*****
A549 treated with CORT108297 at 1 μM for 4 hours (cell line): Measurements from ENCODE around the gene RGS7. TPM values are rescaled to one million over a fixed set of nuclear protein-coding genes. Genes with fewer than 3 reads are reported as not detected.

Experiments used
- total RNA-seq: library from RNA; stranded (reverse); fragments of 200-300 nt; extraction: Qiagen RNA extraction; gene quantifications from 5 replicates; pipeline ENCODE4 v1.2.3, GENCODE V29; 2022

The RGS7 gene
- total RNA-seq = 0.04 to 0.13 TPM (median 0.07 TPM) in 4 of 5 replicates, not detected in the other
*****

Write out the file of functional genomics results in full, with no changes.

A549 treated with CORT108297 at 1 μM for 4 hours (cell line): Measurements from ENCODE around the gene RGS7. TPM values are rescaled to one million over a fixed set of nuclear protein-coding genes. Genes with fewer than 3 reads are reported as not detected.

Experiments used
- total RNA-seq: library from RNA; stranded (reverse); fragments of 200-300 nt; extraction: Qiagen RNA extraction; gene quantifications from 5 replicates; pipeline ENCODE4 v1.2.3, GENCODE V29; 2022

The RGS7 gene
- total RNA-seq = 0.04 to 0.13 TPM (median 0.07 TPM) in 4 of 5 replicates, not detected in the other